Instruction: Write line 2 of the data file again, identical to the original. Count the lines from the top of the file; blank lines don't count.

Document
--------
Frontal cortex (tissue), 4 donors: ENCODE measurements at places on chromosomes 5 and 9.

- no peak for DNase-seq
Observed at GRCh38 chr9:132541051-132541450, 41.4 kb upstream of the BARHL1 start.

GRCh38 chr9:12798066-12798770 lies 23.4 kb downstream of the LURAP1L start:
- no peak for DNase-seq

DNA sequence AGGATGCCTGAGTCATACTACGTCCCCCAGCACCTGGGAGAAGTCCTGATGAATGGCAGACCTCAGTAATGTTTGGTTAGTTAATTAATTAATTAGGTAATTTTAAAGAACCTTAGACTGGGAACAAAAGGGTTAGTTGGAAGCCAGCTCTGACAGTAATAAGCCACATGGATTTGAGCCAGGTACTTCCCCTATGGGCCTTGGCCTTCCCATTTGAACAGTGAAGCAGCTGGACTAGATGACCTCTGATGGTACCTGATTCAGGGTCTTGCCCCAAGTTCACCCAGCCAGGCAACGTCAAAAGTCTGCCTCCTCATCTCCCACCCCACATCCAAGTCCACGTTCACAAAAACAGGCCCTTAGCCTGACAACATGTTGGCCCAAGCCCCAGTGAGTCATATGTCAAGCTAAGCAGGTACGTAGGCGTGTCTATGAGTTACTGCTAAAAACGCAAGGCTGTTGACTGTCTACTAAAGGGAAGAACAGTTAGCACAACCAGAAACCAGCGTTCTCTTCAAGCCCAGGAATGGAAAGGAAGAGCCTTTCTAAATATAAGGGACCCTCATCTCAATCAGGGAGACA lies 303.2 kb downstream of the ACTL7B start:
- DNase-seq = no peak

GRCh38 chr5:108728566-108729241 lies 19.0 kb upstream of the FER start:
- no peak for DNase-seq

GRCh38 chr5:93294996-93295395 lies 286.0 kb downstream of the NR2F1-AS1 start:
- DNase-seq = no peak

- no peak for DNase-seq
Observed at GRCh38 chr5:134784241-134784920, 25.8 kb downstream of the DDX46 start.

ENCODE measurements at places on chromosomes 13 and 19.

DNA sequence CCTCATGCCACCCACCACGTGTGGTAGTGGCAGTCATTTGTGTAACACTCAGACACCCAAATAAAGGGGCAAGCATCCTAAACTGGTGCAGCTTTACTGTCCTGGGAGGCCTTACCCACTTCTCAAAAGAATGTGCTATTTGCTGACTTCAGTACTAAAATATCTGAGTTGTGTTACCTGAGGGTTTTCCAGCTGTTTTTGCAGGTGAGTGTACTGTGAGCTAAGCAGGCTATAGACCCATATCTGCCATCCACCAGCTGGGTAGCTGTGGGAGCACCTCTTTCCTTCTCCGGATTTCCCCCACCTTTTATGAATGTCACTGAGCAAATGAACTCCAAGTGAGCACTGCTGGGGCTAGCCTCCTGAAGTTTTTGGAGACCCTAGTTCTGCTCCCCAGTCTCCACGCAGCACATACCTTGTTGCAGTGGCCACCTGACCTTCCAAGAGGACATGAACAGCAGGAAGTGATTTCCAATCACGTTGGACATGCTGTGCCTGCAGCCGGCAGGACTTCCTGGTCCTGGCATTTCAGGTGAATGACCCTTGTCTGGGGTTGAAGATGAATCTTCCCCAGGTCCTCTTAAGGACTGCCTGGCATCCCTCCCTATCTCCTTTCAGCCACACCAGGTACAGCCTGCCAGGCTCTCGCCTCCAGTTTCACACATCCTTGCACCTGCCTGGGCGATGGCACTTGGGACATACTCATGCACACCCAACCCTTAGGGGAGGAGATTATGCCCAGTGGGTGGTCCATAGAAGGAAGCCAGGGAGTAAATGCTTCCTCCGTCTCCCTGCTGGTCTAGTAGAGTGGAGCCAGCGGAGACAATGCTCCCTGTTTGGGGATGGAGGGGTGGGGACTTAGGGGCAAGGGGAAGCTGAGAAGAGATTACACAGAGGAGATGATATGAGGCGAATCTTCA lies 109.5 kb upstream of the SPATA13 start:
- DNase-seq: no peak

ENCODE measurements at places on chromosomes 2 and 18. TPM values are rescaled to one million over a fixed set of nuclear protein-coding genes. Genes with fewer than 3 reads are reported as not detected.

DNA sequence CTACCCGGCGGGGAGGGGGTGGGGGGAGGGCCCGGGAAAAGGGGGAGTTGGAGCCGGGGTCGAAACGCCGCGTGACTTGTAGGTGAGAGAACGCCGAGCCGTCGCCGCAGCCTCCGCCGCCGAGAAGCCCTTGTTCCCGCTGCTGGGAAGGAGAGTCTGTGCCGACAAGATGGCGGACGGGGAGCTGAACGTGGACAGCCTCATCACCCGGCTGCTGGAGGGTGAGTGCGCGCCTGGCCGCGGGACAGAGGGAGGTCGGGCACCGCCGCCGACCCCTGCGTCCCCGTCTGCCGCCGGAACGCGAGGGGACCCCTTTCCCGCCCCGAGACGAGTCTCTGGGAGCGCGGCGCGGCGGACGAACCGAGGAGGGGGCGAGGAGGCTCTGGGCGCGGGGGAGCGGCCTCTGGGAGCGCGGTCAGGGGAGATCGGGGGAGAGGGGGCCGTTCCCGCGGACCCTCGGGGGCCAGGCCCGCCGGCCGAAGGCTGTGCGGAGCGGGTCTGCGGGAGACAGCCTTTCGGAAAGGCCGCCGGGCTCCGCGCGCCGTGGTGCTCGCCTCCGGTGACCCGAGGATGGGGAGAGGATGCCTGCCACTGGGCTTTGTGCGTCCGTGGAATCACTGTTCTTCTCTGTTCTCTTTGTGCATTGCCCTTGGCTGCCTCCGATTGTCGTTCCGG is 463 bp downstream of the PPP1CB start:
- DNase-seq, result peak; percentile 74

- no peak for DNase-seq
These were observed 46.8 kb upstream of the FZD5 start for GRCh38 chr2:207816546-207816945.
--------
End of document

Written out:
- no peak for DNase-seq